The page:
There is an emerging view on the left that if Jeremy Corbyn is able to strike a Brexit deal with Theresa May, the national conversation will refocus on domestic concerns such as the NHS, child poverty, and the housing crisis. As the architect of Labour’s Brexit plan — it was picked up by the party from a 2017 paper called ‘the shared market‘ that I wrote with my colleagues at IPPR — it is worth setting out why that probably won’t be the case.
The shared market plan has three foundational assumptions. First, that a close result was a mandate to continue our economic partnership on a new political basis, with a compromise on freedom of movement that would preserve but modify it. Second, that 46 years of economic integration could not be unwound in the space of two years, even if that was thought to be desirable (it isn’t). And third, that ordinary people’s livelihoods and living standards should not be sacrificed to delusions of grandeur about the future or misty-eyed nostalgia for the past.
As a result, the ‘shared market’ approach focused on how the new relationship should be structured. First, we proposed a customs union where a set of safeguards would be negotiated to ensure that the UK was not unfairly exposed in trade negotiations, including consultative mechanisms and volume of trade thresholds. Second, we argued that rather than being permanently locked into the single market without a role in decision-making, the UK should be outside the single market but aligned to it. This would be dynamic, constantly updated to avoid a gap opening up as regulation advances. The UK would retain the sovereign right to diverge if there was future regulation that it found intolerable — with clear and proportionate consequences for preferential trade arrangements — thus addressing a key concern of Leave supporters while not attempting ‘have your cake and eat it’. Third, enforcement and adjudication would be carried out by a new UK supervision authority and UK Court of Justice, which would include representatives from both the UK and the EU.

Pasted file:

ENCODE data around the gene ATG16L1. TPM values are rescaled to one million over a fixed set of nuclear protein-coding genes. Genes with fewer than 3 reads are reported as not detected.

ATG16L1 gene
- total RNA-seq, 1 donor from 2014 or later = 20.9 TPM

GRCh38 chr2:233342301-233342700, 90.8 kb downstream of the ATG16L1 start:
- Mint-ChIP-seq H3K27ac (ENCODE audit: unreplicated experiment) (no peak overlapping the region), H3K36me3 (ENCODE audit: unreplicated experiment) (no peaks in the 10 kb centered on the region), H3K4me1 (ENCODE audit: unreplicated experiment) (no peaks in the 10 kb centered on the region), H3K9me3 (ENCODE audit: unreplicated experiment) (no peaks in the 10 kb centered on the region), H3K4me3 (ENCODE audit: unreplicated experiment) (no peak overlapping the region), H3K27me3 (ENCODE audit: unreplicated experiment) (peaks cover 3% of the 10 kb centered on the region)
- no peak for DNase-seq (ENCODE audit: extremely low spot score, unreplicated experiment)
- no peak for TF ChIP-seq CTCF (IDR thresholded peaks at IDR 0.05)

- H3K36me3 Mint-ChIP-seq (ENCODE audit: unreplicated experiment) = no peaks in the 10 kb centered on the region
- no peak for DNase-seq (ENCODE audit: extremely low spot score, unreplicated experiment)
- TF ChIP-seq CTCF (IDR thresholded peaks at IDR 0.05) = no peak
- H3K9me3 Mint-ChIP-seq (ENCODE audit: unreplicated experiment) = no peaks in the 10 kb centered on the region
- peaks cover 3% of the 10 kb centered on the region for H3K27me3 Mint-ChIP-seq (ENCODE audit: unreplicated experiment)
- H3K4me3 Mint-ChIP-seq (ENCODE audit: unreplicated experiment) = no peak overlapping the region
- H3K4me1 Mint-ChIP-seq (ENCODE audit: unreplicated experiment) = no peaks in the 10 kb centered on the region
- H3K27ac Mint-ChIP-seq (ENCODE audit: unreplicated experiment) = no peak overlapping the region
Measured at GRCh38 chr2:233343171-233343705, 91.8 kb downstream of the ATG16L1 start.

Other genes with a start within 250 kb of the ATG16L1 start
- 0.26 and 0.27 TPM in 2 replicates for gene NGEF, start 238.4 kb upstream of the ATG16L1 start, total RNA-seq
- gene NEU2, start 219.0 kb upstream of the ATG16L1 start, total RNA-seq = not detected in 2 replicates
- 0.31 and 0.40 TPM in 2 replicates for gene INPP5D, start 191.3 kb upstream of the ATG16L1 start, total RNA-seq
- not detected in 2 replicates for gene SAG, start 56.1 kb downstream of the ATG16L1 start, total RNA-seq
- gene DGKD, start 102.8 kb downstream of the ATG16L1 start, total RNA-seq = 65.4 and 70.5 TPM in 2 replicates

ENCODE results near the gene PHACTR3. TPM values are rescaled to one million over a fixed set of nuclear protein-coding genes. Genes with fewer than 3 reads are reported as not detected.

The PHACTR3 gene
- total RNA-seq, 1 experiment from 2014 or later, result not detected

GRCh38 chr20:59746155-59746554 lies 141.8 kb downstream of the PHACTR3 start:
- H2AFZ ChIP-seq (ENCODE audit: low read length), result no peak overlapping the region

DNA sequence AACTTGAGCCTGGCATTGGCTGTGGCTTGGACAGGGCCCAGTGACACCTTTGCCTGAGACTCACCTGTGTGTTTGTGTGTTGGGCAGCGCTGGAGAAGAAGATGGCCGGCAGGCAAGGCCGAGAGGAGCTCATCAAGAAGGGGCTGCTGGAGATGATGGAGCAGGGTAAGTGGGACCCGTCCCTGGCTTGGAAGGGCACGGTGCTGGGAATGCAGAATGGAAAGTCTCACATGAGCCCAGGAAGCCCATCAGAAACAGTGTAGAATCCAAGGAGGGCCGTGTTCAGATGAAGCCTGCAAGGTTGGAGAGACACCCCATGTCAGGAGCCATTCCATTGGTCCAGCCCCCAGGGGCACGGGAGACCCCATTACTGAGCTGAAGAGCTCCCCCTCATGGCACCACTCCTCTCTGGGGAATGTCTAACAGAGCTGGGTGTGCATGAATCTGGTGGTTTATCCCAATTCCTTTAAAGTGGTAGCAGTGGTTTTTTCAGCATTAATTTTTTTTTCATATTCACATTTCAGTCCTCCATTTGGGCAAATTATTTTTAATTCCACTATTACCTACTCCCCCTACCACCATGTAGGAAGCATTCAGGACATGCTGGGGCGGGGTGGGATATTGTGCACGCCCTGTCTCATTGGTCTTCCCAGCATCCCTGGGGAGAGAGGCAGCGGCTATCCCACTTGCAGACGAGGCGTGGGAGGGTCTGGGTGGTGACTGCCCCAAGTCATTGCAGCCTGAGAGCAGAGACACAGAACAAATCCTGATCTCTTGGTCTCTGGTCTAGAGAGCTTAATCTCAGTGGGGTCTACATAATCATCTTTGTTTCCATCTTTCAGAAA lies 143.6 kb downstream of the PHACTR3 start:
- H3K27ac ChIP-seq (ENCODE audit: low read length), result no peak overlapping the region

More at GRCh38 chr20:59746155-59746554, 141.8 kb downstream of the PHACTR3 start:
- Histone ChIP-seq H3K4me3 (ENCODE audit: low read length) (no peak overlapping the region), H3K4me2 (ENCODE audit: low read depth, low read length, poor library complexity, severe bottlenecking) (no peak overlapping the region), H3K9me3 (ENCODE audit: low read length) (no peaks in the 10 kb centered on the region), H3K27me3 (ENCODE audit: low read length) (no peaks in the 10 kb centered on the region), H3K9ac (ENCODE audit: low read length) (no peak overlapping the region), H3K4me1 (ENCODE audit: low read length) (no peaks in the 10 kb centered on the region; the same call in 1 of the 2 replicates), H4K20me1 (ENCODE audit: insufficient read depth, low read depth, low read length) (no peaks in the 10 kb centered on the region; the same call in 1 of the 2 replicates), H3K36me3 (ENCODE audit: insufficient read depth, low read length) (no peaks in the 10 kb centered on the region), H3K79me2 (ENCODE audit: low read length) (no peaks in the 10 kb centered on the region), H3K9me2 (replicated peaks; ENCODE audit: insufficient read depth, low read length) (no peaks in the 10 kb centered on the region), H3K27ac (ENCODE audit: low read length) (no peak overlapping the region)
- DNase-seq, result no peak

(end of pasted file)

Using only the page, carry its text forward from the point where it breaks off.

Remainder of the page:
The plan also proposes a compromise on free movement that would preserve but modify it, just as the EU has done with other third countries. This would involve better enforcement of existing rules and the adoption of the Swiss local-labour market preference system (agreed between the EU and Switzerland following a referendum in 2016). The latter means that in selected regions and sectors where there is high structural unemployment, residents are given priority in job applications over other EEA citizens. In the UK, this might mean that local residents would be given priority for manufacturing jobs in the North and Midlands where deindustrialisation in the 1980s and 1990s resulted in high structural unemployment to this day. The EU says this does not violate the principle of free movement.
Sounds like a deal that works for everyone? When the plan was first published, it was positively reported by the Remain-backing Financial Times as well as the Leave-supporting Daily Express (‘Has this lefty think tank found a real solution for Britain?’, they asked). Our own view is that it represents the least-worst version of Brexit, but it is unquestionably inferior to membership. Retaining the right to diverge is no match for making the original decisions. It bakes in uncertainty as to whether the UK would diverge in future that makes this country a less attractive destination for investment. The rest of the world thinks our current deal — in the EU, out the Eurozone, and exempt from Schengen — is unbeatable.